Max and Nick Reisner
Max and Nick Reisner—known to many New England Aquarium staff as “The Reisner Brothers”—have been at the Aquarium since their freshman year in high school.
Their time at the Aquarium has included volunteering, interning, and participating in both the ClimaTeens and live blue™ Ambassador Programs.
Their biggest role at the Aquarium during the academic year is being part of ClimaTeens, a group of 35 high school students who plan and complete community-based climate change projects in the Boston area. As a part of that group, they meet with their peers three times a month to further develop their natural leadership abilities and encourage civic engagement. Through their commitment to the Aquarium and ClimaTeens, Max and Nick have continued to explore and grow their passion for the ocean. Their expertise and leadership qualities are admired by their peers and teachers.
Max is able to use the skills he acquired at the Aquarium in his leadership role on his robotics team at Beaver Day Country School, where he and his brother attend high school. Max says, “As the team captain for my robotics team, it can be tough to manage a bunch of people, especially if they (and me) don’t necessarily know what we’re doing. I do use a lot of the people skills I’ve learned at the Aquarium such as utilizing activities, personalizing concepts, and being supportive, which definitely helps keep things under control and productive.”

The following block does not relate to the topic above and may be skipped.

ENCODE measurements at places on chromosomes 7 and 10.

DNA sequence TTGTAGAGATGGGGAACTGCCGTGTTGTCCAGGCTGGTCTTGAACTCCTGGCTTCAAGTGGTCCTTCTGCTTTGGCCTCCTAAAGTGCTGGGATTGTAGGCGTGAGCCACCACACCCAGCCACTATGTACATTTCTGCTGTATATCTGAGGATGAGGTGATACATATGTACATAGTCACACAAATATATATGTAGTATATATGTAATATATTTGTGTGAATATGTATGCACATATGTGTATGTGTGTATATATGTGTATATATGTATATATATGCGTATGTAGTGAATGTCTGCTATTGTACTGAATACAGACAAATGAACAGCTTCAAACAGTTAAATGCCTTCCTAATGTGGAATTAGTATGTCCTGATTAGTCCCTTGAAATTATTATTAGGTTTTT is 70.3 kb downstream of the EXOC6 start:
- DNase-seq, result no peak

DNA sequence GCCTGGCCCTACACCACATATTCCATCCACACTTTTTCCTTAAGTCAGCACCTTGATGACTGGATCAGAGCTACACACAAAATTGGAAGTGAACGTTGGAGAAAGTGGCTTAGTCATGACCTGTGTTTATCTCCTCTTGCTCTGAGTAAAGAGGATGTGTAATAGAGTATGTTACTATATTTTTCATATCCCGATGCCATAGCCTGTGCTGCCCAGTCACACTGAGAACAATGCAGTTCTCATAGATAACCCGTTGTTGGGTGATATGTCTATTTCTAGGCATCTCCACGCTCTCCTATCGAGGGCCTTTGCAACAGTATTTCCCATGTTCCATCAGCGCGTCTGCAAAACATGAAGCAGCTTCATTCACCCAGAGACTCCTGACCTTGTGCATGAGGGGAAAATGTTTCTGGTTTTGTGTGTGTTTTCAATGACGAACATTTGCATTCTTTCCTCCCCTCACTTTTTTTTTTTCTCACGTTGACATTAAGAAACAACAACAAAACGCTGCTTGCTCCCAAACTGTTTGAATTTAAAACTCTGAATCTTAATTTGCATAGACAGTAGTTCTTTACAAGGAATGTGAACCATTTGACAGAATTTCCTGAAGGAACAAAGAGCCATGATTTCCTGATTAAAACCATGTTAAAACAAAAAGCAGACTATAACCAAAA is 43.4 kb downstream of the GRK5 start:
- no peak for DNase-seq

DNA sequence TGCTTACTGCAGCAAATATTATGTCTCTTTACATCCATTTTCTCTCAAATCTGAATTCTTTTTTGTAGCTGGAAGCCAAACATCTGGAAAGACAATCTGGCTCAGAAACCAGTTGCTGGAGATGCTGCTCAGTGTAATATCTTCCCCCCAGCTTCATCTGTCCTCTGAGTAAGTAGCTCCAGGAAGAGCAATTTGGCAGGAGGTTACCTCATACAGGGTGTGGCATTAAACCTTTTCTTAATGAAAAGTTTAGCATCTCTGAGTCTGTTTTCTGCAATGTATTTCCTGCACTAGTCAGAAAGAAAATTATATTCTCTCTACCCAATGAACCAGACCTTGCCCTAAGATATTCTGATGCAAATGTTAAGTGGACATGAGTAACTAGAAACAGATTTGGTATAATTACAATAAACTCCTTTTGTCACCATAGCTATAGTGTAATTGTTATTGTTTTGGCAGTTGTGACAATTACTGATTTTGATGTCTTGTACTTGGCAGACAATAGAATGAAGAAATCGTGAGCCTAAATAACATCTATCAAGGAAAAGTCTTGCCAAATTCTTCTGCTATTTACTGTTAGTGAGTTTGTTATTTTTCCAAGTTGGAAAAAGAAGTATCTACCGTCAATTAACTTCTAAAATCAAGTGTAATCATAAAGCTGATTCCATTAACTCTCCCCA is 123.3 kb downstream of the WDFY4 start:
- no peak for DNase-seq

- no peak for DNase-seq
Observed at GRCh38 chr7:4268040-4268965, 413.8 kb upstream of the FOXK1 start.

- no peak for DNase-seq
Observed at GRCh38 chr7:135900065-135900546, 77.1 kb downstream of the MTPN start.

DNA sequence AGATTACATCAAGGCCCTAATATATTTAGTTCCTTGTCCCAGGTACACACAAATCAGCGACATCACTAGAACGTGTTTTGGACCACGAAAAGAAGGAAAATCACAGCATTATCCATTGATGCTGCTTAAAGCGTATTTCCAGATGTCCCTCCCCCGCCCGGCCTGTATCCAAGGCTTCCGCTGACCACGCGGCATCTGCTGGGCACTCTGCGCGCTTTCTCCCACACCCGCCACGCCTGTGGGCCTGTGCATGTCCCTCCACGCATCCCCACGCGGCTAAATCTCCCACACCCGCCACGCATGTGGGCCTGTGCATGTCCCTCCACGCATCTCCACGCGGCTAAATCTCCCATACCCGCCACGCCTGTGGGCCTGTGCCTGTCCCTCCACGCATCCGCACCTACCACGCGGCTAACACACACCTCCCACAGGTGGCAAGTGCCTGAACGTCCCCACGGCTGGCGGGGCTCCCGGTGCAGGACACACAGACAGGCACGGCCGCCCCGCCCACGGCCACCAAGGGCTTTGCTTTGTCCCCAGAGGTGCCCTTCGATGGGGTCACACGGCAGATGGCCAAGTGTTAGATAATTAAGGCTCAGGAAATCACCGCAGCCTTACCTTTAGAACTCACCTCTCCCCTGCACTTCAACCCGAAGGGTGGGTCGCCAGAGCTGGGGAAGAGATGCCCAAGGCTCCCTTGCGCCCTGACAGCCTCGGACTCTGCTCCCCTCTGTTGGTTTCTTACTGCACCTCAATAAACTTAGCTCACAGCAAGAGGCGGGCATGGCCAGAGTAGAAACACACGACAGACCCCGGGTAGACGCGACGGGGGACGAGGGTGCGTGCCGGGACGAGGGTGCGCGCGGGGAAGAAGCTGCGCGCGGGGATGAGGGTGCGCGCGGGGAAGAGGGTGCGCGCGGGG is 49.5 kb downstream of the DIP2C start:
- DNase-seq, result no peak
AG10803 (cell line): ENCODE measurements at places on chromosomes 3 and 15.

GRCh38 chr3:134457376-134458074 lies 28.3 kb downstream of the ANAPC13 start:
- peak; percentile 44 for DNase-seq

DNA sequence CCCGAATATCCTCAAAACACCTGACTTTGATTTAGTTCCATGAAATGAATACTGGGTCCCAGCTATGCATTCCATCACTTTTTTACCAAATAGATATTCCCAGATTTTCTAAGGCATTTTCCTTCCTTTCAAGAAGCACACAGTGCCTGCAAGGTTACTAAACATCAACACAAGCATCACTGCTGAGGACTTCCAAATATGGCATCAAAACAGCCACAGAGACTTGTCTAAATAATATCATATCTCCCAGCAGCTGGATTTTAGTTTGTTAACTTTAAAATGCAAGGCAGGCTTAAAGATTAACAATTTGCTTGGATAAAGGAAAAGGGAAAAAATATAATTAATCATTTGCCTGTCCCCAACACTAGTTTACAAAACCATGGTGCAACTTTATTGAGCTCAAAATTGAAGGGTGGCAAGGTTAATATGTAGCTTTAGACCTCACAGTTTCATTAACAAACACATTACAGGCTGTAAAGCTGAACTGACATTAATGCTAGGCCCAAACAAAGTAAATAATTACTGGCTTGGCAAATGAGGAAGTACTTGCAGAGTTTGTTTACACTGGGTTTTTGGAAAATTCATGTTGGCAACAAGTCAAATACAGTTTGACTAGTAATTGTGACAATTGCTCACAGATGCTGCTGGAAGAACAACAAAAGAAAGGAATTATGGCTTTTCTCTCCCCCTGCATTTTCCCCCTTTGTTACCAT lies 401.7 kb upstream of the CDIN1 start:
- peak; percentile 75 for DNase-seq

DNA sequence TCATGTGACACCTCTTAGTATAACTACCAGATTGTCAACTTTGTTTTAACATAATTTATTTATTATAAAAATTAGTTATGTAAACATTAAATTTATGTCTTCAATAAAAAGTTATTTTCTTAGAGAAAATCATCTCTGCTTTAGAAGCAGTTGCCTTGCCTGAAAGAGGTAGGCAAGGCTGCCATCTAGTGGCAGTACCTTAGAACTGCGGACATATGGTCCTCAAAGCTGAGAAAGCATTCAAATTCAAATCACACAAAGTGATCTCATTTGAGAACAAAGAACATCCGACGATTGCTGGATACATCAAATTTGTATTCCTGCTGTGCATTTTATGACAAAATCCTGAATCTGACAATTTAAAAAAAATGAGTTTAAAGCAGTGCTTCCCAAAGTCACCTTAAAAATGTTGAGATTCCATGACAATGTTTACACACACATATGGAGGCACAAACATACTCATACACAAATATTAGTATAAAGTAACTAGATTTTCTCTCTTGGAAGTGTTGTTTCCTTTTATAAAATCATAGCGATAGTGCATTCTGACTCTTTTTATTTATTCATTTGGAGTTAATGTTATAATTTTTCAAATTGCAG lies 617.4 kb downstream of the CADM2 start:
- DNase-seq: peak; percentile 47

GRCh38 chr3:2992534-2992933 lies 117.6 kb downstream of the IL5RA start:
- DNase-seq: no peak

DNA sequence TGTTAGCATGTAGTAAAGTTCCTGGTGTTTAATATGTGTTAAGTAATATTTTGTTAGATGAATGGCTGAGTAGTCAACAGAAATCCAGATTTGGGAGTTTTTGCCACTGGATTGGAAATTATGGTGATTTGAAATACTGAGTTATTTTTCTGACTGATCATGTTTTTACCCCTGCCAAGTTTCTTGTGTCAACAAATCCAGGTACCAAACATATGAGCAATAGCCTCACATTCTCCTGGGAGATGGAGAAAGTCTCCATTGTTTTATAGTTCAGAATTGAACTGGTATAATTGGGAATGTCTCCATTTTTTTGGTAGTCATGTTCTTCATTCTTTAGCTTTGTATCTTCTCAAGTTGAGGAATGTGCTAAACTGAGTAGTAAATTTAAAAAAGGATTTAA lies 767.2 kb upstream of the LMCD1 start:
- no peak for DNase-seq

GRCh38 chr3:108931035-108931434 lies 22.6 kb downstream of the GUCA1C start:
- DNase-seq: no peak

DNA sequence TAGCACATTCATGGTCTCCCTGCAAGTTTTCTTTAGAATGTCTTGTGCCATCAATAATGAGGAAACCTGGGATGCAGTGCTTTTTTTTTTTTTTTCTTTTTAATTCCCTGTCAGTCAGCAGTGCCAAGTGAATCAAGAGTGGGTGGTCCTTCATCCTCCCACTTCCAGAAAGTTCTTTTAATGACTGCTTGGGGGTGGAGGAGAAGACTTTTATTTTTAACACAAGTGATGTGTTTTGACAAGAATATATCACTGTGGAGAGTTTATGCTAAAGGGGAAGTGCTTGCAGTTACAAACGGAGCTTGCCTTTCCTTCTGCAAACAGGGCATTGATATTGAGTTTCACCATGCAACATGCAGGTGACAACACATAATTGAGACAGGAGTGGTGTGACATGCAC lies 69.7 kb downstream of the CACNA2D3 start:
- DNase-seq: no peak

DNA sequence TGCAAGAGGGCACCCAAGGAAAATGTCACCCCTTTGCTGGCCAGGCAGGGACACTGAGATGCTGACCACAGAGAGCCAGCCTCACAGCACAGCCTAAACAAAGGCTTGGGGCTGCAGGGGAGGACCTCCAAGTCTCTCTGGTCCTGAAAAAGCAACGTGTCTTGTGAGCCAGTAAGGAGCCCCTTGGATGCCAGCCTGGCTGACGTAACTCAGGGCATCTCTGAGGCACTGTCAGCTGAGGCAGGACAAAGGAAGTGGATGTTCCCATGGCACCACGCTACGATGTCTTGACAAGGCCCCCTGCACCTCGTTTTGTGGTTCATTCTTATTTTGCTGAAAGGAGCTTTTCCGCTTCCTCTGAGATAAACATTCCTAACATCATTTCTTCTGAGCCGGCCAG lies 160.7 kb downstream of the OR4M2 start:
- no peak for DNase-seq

Nick has used his experiences as a ClimaTeen and live blue™ Ambassador to understand the issues going on around him, and to help give him a stronger voice. He says, “Through ClimaTeens, I’ve really gained a grasp on issues confronting the world today, and understanding these issues has inspired me to form my own opinions on these topics and has helped me empower myself through awareness. ClimaTeens has inspired me to be a leader in my community.”
Max and Nick are invaluable members of ClimaTeens and the institution as a whole. They continue to step up when they are needed and are constantly becoming better leaders. They are great role models for the other teenagers and younger ocean stewards.